Among the articles I clicked to read this morning was one from the Chronicle of Higher Education. The second in a series about being denied tenure and what follows.
The title clearly begs for some discussion but I’m going to leave that to your imagination. Because in the middle of the article there is something even more disturbing. Or maybe it describes an important part of the socialization of this academic that led to thinking that title was appropriate.
In my first years as an assistant professor, I served as the department’s job-placement officer (along with the other junior faculty member with the least seniority). […] I struggled with the knowledge that the advice that had been given to me was generally useless to these graduate students. Do not stress teaching, I was told. Do not draw the reader’s eye to your experience in fields other than your specialty. That graduate certificate in women’s studies makes you look dilettantish. All energies should be directed toward procuring jobs at research universities, the ones with low teaching loads at the top of the Carnegie heap.
My graduate students could not realistically compete for those kinds of jobs. Nor were they likely to be able to compete for jobs at institutions with the same Carnegie classification as those from which they came. I was humbled soon to learn, however, that most of them didn’t want those jobs anyway.
Bright and talented, with extensive experience in the classroom, these graduate students were active scholars and researchers, but they also saw themselves as teachers of writing and literary generalists. And they wanted to work at smaller, regional universities, where they imagined their multiple contributions would be most needed and valued.
There is so much going on in that little passage.
On the bright side, at least there is recognition that not all PhD students have the same values as the people giving advice like “All energies should be directed toward procuring jobs at research universities.”
But that’s about the only bright side.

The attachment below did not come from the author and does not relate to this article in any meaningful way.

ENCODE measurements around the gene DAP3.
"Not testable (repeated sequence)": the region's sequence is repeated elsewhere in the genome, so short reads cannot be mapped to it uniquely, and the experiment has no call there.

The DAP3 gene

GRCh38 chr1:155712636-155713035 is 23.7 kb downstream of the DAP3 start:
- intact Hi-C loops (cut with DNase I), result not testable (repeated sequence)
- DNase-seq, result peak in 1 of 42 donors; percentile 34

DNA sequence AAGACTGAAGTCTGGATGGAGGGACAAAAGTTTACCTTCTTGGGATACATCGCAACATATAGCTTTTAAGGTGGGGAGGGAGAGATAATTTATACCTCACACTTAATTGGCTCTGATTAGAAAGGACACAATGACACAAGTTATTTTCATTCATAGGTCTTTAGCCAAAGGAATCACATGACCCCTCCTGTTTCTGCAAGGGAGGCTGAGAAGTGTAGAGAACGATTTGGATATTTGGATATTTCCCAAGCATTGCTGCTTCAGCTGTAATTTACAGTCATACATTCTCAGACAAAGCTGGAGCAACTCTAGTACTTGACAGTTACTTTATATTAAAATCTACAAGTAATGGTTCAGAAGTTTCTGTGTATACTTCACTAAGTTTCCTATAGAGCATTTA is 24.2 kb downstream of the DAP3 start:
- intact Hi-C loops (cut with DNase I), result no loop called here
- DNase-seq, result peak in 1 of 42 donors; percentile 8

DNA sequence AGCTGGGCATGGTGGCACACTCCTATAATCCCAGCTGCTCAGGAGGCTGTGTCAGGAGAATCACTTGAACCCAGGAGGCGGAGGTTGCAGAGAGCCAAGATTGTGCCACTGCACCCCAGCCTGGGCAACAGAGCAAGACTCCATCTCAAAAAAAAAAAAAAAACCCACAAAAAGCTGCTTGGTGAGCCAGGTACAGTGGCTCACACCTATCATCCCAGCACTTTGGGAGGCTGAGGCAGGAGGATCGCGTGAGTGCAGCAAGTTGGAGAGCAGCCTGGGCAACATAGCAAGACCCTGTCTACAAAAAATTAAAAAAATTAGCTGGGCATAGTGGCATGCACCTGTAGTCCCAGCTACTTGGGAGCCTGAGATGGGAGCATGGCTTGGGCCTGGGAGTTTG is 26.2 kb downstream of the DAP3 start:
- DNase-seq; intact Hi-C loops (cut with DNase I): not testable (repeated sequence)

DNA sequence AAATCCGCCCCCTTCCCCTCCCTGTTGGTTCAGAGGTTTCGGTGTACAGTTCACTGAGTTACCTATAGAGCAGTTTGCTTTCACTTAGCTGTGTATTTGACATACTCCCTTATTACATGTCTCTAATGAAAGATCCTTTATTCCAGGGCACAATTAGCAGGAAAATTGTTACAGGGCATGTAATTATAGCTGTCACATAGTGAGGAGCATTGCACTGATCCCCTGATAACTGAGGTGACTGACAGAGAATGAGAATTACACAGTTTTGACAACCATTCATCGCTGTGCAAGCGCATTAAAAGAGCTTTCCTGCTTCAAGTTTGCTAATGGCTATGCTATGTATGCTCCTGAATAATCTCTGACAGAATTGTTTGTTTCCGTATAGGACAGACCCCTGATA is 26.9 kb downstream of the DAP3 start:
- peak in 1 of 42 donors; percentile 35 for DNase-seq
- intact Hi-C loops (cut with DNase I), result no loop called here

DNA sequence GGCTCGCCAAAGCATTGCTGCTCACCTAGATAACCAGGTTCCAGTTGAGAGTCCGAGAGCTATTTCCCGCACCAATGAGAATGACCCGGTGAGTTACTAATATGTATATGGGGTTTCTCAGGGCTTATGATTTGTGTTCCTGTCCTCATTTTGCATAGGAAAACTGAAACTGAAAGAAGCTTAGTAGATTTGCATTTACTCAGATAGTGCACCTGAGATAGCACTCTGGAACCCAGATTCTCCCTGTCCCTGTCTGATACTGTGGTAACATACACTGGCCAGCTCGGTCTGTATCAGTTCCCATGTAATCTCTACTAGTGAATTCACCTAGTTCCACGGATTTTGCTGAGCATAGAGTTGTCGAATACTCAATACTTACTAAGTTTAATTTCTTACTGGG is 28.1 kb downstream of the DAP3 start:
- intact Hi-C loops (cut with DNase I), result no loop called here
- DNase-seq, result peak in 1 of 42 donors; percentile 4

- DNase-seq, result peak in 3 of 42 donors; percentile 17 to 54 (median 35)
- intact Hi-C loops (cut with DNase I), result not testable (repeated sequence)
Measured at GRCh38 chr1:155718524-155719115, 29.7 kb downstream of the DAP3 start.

It’s not clear what advice she gave. Did she (does anyone?) say this out loud?
Nor were they likely to be able to compete for jobs at institutions with the same Carnegie classification as those from which they came.*
Has anyone ever talked to you about hierarchies of institutions and how the institution where you do your PhD might limit where you could work as an academic? Have you ever talked to your own students about that?
Have those of you have have been on hiring committees ever challenged that hierarchy when looking at applications? Or does the institution and it’s reputation not come up? Is this a myth? Only applicable in the US?
And what about the fact that these students valued teaching and being literary generalists? Do those people get tenure track jobs anywhere? Or are those the jobs being casualized, even in “smaller, regional universities”?
Are “multiple contributions” more valued at smaller regional universities? Or are those of you in such places also trying to hire people who will primarily advance your research reputation?
How do you advise students about academic careers? Apart from the obvious “there aren’t a lot of jobs out there”, what do you say? What do you feel uncomfortable about saying (or not saying)?
*For those more unfamiliar with the US system than I, the Carnegie classifications categorize colleges and universities according to their mission — research intensive, those with doctoral programs, those with masters programs but no doctoral programs, undergraduate, etc. A hierarchy that is only implicit in other countries has some official status.